By Josh Baxt
UC San Diego Computer Science and Engineering Assistant Professor Deian Stefan has been honored with an Alfred P. Sloan Research Fellowship. Stefan will receive $75,000 during the two-year fellowship to advance his work on browser security.
Stefan is the third UC San Diego Computer Science and Engineering professor to receive a Sloan award in recent years. Nadia Polikarpova was selected in 2020 and Daniel Kane was a recipient in 2017. The fellowship supports young scientists pursuing fundamental research with great potential to impact their fields.
“This is a true honor,” said Stefan. “The researchers in my field who have gotten a Sloan Fellowship are an impressive bunch, and just being part of this is really rewarding.”
Stefan is being recognized for his work on secure systems. Programmers can inadvertently introduce bugs that allow hackers to steal information or hold systems for ransom. He believes a new generation of compilers can help solve this problem.
The key is creating secure compilers that will give programmers end-to-end guarantees that the security of their source code is preserved down to the machine code level. Stefan plans to design these compilers by building on WebAssembly, a relatively new computer language designed to enhance safety.
“By building secure compilers from high-level languages to WebAssembly, and secure compilers of WebAssembly to different hardware, we can make it easier for developers to build secure systems that have formal security guarantees,” said Stefan. With his collaborators, Stefan has been applying these ideas to make browsers safer.
Web browsers use third-party libraries to implement different features – such as rendering images, spell checking text and processing XML documents. These libraries are typically written in unsafe but fast languages, such as C, and often have unreported bugs that can be exploited by hackers to take control over computers.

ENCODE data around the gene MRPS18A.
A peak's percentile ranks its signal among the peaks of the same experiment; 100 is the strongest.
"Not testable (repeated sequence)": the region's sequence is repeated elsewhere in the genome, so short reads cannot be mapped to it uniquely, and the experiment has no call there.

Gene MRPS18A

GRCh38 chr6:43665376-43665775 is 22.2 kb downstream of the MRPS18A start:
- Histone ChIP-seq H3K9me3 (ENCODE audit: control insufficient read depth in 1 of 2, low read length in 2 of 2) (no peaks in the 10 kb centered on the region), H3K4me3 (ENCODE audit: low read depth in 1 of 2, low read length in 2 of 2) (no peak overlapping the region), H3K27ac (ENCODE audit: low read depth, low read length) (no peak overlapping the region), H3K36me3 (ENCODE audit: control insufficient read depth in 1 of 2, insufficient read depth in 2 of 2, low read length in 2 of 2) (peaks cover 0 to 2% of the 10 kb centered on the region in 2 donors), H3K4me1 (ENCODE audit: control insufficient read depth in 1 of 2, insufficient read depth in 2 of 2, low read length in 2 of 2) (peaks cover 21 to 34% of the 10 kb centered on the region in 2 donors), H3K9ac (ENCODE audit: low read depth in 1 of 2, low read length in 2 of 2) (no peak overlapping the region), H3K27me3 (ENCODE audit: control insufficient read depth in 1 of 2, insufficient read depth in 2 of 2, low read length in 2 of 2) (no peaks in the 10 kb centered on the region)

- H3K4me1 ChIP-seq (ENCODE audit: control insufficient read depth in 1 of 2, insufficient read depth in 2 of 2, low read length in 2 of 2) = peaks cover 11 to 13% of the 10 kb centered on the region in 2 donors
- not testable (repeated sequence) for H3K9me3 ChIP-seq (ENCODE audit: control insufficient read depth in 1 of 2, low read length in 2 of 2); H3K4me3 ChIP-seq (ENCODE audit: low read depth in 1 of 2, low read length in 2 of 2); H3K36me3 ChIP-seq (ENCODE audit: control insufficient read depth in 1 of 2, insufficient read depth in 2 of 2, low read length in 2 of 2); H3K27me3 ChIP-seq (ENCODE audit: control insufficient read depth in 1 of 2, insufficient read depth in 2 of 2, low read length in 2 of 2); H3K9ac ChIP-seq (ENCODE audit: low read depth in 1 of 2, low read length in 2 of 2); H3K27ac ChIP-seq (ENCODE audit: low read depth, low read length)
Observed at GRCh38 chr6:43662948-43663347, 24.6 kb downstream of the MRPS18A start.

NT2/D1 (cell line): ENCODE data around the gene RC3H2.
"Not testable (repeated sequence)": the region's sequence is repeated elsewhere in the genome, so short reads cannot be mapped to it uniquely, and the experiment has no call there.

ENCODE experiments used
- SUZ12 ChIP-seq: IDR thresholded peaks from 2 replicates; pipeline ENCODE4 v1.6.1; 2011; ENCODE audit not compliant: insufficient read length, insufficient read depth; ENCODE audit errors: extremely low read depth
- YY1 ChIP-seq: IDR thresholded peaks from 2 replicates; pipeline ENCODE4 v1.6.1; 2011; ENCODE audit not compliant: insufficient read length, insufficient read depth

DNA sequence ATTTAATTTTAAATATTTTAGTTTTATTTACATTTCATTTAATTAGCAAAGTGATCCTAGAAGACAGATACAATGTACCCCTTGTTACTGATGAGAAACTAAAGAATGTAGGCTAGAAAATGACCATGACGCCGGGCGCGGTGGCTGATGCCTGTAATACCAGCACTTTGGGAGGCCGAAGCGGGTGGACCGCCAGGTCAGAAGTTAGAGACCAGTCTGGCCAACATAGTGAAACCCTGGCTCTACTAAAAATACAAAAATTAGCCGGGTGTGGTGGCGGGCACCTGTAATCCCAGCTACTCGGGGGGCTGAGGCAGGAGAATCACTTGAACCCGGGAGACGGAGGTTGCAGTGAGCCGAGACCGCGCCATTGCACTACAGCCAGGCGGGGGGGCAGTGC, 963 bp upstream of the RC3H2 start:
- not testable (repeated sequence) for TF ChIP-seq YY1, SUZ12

To prevent attackers from exploiting these vulnerabilities, Stefan and others are modifying WebAssembly to sandbox these libraries into their own isolated worlds. This ensures the libraries cannot be used as vectors for attack.
“We’re trying to sandbox libraries so that users can browse the web safely without worrying about potentially compromised libraries harming their machines,” said Stefan. “We’re also starting to tackle this problem on the server side. We want to make it impossible for attackers to, say, upload an image and compromise servers and all the user data stored on those servers.”
Stefan has worked closely with Firefox, which has already incorporated some of his group's sandboxing work into its browser. He sees wide applications to other browsers, including Chrome and Brave, serverless cloud platforms, machine learning as service platforms and embedded systems.
The $75,000 award will give Stefan extra firepower from students and other researchers to accelerate this project and create these extra defenses. As always with computer security, it’s essential to get these new safeguards up and running quickly.
“There have been a bunch of recent, high-profile attacks on real people that could have been prevented if we had sandboxed libraries early,” said Stefan. “They have far more privileges than they need to perform their assigned tasks, and that is largely an artifact of how we build software. As we showed in Firefox, we can fundamentally shift system design towards security and eliminate this whole class of attacks.”